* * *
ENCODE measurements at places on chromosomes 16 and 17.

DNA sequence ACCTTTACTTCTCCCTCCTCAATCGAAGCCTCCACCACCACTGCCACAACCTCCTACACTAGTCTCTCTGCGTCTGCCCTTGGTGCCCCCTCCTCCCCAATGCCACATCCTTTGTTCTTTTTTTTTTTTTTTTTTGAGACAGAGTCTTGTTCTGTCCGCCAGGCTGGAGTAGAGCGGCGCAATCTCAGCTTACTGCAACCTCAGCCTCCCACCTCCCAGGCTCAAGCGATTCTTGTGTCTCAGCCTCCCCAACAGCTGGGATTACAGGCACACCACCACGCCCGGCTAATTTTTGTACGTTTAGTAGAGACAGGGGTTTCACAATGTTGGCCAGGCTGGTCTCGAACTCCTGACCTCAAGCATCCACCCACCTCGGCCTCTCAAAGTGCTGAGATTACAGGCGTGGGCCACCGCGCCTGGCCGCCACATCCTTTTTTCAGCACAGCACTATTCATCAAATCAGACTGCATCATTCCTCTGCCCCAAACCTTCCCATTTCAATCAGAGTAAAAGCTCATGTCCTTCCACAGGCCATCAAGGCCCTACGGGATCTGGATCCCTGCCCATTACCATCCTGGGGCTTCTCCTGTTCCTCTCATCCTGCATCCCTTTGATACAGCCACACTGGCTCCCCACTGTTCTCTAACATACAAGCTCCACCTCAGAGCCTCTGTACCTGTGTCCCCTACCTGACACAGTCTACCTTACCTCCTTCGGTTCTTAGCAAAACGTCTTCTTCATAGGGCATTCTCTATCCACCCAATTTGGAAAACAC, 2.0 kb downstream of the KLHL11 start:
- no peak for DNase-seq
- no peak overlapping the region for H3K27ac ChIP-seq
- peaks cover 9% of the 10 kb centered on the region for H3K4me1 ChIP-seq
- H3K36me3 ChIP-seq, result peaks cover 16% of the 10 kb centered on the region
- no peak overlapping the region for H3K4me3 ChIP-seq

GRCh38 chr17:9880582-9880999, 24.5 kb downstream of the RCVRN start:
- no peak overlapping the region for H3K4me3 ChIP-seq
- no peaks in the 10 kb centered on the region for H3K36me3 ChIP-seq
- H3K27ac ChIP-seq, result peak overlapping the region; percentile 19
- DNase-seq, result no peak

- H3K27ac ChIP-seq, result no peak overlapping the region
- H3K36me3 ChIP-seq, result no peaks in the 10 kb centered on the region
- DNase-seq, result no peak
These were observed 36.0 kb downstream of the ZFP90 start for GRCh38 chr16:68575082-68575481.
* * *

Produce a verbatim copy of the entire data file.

ENCODE measurements at places on chromosomes 16 and 17.

DNA sequence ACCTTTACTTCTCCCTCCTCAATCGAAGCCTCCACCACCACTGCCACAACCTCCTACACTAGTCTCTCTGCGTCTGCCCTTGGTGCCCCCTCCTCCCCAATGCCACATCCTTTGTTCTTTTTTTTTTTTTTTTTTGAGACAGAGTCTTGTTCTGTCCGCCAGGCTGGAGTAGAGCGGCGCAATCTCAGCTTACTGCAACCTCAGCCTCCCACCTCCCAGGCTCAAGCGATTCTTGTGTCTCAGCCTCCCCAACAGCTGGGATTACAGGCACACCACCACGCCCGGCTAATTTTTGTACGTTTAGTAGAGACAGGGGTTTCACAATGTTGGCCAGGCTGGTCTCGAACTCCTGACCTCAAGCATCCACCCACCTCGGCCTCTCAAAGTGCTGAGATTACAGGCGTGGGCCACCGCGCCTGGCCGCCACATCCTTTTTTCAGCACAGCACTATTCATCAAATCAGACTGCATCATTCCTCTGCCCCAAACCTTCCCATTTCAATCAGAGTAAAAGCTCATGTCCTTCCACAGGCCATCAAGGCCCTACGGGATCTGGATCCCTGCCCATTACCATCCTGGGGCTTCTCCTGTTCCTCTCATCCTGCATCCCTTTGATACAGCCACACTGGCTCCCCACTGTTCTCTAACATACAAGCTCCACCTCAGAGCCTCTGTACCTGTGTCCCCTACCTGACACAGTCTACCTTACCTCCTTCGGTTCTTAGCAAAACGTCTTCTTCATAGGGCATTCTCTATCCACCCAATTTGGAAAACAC, 2.0 kb downstream of the KLHL11 start:
- no peak for DNase-seq
- no peak overlapping the region for H3K27ac ChIP-seq
- peaks cover 9% of the 10 kb centered on the region for H3K4me1 ChIP-seq
- H3K36me3 ChIP-seq, result peaks cover 16% of the 10 kb centered on the region
- no peak overlapping the region for H3K4me3 ChIP-seq

GRCh38 chr17:9880582-9880999, 24.5 kb downstream of the RCVRN start:
- no peak overlapping the region for H3K4me3 ChIP-seq
- no peaks in the 10 kb centered on the region for H3K36me3 ChIP-seq
- H3K27ac ChIP-seq, result peak overlapping the region; percentile 19
- DNase-seq, result no peak

- H3K27ac ChIP-seq, result no peak overlapping the region
- H3K36me3 ChIP-seq, result no peaks in the 10 kb centered on the region
- DNase-seq, result no peak
These were observed 36.0 kb downstream of the ZFP90 start for GRCh38 chr16:68575082-68575481.